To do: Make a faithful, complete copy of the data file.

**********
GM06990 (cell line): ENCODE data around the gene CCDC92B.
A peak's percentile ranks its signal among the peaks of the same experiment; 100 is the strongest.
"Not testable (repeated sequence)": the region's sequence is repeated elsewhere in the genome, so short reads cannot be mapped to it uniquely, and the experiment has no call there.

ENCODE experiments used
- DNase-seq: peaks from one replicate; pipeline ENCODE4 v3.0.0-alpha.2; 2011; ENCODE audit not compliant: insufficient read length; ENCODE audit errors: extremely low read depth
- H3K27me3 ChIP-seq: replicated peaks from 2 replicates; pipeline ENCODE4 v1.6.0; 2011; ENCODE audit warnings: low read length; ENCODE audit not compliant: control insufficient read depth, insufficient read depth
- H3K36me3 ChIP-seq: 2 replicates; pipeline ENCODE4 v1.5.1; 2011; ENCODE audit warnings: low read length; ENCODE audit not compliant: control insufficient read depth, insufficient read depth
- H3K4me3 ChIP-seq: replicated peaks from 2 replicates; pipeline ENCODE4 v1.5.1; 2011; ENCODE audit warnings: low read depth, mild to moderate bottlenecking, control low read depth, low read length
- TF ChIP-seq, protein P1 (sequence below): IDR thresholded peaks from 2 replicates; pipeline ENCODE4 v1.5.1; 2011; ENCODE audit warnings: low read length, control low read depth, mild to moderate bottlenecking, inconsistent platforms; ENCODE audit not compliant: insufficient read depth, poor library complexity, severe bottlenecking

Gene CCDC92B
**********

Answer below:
GM06990 (cell line): ENCODE data around the gene CCDC92B.
A peak's percentile ranks its signal among the peaks of the same experiment; 100 is the strongest.
"Not testable (repeated sequence)": the region's sequence is repeated elsewhere in the genome, so short reads cannot be mapped to it uniquely, and the experiment has no call there.

ENCODE experiments used
- DNase-seq: peaks from one replicate; pipeline ENCODE4 v3.0.0-alpha.2; 2011; ENCODE audit not compliant: insufficient read length; ENCODE audit errors: extremely low read depth
- H3K27me3 ChIP-seq: replicated peaks from 2 replicates; pipeline ENCODE4 v1.6.0; 2011; ENCODE audit warnings: low read length; ENCODE audit not compliant: control insufficient read depth, insufficient read depth
- H3K36me3 ChIP-seq: 2 replicates; pipeline ENCODE4 v1.5.1; 2011; ENCODE audit warnings: low read length; ENCODE audit not compliant: control insufficient read depth, insufficient read depth
- H3K4me3 ChIP-seq: replicated peaks from 2 replicates; pipeline ENCODE4 v1.5.1; 2011; ENCODE audit warnings: low read depth, mild to moderate bottlenecking, control low read depth, low read length
- TF ChIP-seq, protein P1 (sequence below): IDR thresholded peaks from 2 replicates; pipeline ENCODE4 v1.5.1; 2011; ENCODE audit warnings: low read length, control low read depth, mild to moderate bottlenecking, inconsistent platforms; ENCODE audit not compliant: insufficient read depth, poor library complexity, severe bottlenecking

Gene CCDC92B